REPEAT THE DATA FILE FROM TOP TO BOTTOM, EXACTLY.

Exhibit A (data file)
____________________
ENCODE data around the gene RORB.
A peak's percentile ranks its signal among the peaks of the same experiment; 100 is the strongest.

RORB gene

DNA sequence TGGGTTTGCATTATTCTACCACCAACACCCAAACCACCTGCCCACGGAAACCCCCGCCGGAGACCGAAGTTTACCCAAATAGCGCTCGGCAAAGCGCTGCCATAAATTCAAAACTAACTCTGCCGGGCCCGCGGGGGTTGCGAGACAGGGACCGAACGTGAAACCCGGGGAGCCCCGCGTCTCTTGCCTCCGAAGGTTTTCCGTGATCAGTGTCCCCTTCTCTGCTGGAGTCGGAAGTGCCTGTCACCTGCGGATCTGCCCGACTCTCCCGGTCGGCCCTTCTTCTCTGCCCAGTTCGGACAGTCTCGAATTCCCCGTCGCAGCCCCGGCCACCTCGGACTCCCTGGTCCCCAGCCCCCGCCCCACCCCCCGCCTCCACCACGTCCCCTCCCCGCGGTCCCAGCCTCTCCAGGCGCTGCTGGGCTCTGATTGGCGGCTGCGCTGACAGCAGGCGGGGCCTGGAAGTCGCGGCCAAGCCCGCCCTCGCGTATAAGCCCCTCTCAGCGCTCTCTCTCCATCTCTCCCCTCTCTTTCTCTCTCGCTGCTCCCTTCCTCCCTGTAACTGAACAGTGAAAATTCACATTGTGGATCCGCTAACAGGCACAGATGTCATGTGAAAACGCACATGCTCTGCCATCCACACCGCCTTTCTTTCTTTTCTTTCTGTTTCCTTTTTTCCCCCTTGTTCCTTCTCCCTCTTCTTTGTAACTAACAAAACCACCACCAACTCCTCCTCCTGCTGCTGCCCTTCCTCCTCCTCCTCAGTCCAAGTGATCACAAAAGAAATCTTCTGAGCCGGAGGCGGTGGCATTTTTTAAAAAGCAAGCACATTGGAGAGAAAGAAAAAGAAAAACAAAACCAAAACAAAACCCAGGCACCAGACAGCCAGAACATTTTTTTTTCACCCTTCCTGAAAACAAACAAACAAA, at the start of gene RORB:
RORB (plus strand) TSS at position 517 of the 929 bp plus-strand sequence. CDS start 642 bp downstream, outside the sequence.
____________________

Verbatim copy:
ENCODE data around the gene RORB.
A peak's percentile ranks its signal among the peaks of the same experiment; 100 is the strongest.

RORB gene

DNA sequence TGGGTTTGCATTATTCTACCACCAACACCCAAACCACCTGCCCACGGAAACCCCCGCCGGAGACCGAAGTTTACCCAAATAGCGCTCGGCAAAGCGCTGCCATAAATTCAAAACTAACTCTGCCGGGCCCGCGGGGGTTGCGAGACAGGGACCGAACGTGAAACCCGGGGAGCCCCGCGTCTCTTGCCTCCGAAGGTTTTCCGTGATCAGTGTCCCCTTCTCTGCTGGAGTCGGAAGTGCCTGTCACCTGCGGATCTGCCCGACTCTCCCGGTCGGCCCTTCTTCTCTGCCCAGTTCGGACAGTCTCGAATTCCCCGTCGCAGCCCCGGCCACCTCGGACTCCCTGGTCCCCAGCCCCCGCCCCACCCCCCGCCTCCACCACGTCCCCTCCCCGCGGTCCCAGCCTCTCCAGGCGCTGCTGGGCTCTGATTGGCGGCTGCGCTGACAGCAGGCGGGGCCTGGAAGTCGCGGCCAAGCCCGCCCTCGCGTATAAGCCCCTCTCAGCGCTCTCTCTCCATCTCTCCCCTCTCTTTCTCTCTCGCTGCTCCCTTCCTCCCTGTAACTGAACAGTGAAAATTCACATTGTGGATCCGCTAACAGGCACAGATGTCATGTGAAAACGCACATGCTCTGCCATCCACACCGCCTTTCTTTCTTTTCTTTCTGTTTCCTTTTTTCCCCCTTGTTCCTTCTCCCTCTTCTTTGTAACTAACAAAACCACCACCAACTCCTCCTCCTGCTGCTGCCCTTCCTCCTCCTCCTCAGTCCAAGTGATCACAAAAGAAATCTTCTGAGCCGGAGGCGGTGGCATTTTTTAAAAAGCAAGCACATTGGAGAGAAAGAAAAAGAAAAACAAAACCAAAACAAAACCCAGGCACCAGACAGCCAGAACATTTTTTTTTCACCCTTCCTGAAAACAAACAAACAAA, at the start of gene RORB:
RORB (plus strand) TSS at position 517 of the 929 bp plus-strand sequence. CDS start 642 bp downstream, outside the sequence.